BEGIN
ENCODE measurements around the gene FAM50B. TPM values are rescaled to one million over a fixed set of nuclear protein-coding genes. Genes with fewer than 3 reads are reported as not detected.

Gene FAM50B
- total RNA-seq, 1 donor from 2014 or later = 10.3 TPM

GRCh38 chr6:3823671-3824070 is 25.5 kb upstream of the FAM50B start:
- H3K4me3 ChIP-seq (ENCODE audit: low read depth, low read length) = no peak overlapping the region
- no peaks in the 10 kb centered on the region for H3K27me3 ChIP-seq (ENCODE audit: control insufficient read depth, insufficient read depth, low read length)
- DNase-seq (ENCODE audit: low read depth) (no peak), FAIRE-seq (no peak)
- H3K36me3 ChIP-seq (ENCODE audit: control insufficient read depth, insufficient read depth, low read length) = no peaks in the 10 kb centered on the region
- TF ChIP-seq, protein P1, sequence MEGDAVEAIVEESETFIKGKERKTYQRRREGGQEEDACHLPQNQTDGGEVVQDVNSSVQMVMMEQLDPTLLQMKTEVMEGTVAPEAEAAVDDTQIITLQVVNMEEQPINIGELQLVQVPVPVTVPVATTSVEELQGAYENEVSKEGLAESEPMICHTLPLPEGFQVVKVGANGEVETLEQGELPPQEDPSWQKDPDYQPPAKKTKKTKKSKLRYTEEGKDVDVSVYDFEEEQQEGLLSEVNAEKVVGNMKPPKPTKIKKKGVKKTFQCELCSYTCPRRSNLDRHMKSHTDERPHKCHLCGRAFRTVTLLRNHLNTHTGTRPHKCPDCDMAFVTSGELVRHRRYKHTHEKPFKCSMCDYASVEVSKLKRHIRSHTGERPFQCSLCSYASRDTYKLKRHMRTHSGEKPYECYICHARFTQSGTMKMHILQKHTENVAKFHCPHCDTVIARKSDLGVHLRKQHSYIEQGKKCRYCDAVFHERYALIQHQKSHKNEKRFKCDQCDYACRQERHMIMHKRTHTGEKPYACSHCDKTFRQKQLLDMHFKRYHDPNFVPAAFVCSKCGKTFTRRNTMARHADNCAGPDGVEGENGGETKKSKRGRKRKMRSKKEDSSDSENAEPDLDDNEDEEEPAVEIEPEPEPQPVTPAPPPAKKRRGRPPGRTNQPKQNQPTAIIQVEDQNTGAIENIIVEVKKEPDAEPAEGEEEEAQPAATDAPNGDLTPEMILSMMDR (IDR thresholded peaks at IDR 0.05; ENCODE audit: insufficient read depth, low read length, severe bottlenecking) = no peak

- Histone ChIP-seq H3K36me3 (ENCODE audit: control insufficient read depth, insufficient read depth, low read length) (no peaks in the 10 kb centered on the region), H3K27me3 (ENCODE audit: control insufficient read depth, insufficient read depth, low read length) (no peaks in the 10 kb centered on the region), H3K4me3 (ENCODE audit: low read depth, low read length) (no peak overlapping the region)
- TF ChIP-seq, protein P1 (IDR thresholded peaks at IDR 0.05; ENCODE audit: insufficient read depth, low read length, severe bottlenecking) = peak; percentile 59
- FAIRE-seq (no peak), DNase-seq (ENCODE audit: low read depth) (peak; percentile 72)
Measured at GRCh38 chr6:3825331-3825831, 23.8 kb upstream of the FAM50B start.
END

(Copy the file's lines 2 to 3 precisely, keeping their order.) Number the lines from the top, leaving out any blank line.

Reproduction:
Gene FAM50B
- total RNA-seq, 1 donor from 2014 or later = 10.3 TPM